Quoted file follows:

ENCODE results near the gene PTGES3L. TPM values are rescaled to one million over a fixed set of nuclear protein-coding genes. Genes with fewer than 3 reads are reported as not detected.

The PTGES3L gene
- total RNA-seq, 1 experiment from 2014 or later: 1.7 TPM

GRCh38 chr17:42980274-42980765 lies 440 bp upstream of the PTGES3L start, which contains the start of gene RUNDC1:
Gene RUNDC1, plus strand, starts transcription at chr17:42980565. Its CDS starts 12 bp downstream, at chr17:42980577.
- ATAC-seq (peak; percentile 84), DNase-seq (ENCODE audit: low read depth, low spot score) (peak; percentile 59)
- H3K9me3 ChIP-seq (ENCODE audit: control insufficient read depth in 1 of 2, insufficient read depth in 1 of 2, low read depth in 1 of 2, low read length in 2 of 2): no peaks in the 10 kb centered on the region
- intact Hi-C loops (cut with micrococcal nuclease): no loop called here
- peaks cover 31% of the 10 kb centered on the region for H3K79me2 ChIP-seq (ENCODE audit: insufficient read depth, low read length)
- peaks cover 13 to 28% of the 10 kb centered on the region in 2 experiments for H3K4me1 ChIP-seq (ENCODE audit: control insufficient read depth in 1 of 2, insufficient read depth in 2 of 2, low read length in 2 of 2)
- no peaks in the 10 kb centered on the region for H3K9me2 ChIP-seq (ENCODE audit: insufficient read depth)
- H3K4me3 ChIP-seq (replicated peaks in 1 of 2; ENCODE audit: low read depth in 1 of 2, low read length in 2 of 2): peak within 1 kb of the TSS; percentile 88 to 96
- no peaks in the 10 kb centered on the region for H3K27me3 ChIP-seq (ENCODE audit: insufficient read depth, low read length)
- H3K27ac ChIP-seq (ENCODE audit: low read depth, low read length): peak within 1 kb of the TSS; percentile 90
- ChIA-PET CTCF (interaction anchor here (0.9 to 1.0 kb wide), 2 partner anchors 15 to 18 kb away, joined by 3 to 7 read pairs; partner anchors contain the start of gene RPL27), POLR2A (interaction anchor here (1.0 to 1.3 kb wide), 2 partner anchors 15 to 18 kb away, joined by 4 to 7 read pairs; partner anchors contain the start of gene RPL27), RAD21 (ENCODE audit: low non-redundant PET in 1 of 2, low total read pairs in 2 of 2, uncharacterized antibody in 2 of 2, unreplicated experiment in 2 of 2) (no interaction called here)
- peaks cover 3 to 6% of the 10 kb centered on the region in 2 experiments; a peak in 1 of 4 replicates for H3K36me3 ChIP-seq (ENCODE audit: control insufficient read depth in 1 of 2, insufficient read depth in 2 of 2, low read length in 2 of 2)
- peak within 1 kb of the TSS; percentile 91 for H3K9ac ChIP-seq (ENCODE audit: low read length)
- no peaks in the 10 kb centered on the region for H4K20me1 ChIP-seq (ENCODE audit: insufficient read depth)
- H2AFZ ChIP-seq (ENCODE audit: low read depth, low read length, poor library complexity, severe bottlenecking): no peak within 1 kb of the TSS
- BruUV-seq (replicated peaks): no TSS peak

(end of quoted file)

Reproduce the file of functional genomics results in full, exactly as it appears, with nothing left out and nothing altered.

ENCODE results near the gene PTGES3L. TPM values are rescaled to one million over a fixed set of nuclear protein-coding genes. Genes with fewer than 3 reads are reported as not detected.

The PTGES3L gene
- total RNA-seq, 1 experiment from 2014 or later: 1.7 TPM

GRCh38 chr17:42980274-42980765 lies 440 bp upstream of the PTGES3L start, which contains the start of gene RUNDC1:
Gene RUNDC1, plus strand, starts transcription at chr17:42980565. Its CDS starts 12 bp downstream, at chr17:42980577.
- ATAC-seq (peak; percentile 84), DNase-seq (ENCODE audit: low read depth, low spot score) (peak; percentile 59)
- H3K9me3 ChIP-seq (ENCODE audit: control insufficient read depth in 1 of 2, insufficient read depth in 1 of 2, low read depth in 1 of 2, low read length in 2 of 2): no peaks in the 10 kb centered on the region
- intact Hi-C loops (cut with micrococcal nuclease): no loop called here
- peaks cover 31% of the 10 kb centered on the region for H3K79me2 ChIP-seq (ENCODE audit: insufficient read depth, low read length)
- peaks cover 13 to 28% of the 10 kb centered on the region in 2 experiments for H3K4me1 ChIP-seq (ENCODE audit: control insufficient read depth in 1 of 2, insufficient read depth in 2 of 2, low read length in 2 of 2)
- no peaks in the 10 kb centered on the region for H3K9me2 ChIP-seq (ENCODE audit: insufficient read depth)
- H3K4me3 ChIP-seq (replicated peaks in 1 of 2; ENCODE audit: low read depth in 1 of 2, low read length in 2 of 2): peak within 1 kb of the TSS; percentile 88 to 96
- no peaks in the 10 kb centered on the region for H3K27me3 ChIP-seq (ENCODE audit: insufficient read depth, low read length)
- H3K27ac ChIP-seq (ENCODE audit: low read depth, low read length): peak within 1 kb of the TSS; percentile 90
- ChIA-PET CTCF (interaction anchor here (0.9 to 1.0 kb wide), 2 partner anchors 15 to 18 kb away, joined by 3 to 7 read pairs; partner anchors contain the start of gene RPL27), POLR2A (interaction anchor here (1.0 to 1.3 kb wide), 2 partner anchors 15 to 18 kb away, joined by 4 to 7 read pairs; partner anchors contain the start of gene RPL27), RAD21 (ENCODE audit: low non-redundant PET in 1 of 2, low total read pairs in 2 of 2, uncharacterized antibody in 2 of 2, unreplicated experiment in 2 of 2) (no interaction called here)
- peaks cover 3 to 6% of the 10 kb centered on the region in 2 experiments; a peak in 1 of 4 replicates for H3K36me3 ChIP-seq (ENCODE audit: control insufficient read depth in 1 of 2, insufficient read depth in 2 of 2, low read length in 2 of 2)
- peak within 1 kb of the TSS; percentile 91 for H3K9ac ChIP-seq (ENCODE audit: low read length)
- no peaks in the 10 kb centered on the region for H4K20me1 ChIP-seq (ENCODE audit: insufficient read depth)
- H2AFZ ChIP-seq (ENCODE audit: low read depth, low read length, poor library complexity, severe bottlenecking): no peak within 1 kb of the TSS
- BruUV-seq (replicated peaks): no TSS peak